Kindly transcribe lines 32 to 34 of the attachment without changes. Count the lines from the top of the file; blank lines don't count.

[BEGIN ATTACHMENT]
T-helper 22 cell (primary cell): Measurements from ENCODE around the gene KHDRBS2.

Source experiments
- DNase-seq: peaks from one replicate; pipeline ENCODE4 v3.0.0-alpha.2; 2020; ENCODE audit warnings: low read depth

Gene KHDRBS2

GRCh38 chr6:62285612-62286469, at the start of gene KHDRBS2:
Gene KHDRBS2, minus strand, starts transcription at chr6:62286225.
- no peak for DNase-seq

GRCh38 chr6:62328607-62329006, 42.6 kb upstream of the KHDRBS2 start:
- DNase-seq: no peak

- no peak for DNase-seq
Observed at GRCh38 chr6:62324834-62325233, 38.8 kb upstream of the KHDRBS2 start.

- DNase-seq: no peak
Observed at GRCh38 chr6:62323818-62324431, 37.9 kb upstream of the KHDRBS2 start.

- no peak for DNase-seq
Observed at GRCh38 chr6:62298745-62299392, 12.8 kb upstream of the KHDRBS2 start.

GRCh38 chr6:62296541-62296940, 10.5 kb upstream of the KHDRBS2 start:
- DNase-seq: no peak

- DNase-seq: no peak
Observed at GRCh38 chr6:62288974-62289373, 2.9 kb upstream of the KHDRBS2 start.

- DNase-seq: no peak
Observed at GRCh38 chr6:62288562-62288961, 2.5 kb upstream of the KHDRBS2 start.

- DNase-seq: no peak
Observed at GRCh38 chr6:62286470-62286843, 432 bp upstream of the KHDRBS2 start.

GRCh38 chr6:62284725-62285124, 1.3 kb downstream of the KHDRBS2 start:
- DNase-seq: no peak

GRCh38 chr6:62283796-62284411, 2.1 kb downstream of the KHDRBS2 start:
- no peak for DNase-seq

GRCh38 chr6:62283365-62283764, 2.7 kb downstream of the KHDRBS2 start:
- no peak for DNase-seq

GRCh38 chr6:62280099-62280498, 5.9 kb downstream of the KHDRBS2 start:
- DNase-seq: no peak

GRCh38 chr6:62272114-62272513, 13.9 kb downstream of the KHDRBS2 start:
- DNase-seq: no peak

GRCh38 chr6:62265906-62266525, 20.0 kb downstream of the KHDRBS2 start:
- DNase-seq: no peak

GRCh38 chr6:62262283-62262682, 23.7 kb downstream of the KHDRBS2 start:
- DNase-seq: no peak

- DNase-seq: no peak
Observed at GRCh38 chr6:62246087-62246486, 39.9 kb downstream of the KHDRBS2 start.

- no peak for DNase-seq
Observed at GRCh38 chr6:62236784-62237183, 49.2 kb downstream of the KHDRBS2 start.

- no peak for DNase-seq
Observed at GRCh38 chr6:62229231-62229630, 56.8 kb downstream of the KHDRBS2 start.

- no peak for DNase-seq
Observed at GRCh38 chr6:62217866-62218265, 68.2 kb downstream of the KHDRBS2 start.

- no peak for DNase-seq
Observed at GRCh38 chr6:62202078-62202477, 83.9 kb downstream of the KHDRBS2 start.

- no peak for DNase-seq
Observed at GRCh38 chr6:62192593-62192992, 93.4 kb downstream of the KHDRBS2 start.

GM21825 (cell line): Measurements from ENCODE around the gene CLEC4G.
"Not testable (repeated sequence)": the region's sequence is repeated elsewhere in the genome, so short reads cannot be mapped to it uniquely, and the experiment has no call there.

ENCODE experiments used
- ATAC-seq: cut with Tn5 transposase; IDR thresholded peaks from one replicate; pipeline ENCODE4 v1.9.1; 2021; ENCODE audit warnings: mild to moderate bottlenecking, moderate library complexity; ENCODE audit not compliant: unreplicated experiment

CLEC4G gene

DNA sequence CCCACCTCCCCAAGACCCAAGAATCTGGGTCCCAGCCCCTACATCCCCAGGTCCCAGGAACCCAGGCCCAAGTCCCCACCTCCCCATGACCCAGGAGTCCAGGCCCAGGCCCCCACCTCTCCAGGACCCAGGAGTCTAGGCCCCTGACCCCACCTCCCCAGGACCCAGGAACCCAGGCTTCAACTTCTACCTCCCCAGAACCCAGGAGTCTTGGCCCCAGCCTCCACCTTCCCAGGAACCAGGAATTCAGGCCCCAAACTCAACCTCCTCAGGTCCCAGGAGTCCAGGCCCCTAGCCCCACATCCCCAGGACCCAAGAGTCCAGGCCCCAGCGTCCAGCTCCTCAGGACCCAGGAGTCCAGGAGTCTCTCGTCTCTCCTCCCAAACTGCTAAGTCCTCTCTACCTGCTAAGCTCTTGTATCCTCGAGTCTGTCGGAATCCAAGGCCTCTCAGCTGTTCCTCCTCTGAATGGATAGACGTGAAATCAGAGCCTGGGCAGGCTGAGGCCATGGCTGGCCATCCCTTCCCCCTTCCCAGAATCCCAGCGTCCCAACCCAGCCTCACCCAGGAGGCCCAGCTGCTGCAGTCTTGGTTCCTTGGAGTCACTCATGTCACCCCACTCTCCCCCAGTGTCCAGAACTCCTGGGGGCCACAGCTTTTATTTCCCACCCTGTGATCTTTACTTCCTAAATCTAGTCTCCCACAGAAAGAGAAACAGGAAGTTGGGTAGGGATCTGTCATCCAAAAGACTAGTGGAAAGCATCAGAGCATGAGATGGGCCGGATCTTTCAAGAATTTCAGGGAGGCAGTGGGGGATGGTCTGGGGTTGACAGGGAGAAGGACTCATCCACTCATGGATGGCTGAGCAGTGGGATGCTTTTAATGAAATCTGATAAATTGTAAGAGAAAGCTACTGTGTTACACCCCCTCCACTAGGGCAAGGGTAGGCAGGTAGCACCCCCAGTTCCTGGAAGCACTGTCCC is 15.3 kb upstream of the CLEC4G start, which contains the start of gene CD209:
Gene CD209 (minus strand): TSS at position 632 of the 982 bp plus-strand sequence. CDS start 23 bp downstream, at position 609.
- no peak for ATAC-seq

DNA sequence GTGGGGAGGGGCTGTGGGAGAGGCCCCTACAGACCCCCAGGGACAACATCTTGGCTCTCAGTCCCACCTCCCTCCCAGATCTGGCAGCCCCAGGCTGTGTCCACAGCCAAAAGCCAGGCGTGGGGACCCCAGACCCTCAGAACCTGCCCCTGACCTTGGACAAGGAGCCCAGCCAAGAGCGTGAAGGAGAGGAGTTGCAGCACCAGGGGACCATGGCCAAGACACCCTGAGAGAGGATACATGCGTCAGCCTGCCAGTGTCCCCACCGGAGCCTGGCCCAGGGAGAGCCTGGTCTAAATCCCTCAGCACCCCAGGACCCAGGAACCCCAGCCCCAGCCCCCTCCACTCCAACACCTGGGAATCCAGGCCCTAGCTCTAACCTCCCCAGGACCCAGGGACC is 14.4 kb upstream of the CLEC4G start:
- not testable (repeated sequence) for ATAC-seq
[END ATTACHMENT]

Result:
GRCh38 chr6:62272114-62272513, 13.9 kb downstream of the KHDRBS2 start:
- DNase-seq: no peak

GRCh38 chr6:62265906-62266525, 20.0 kb downstream of the KHDRBS2 start: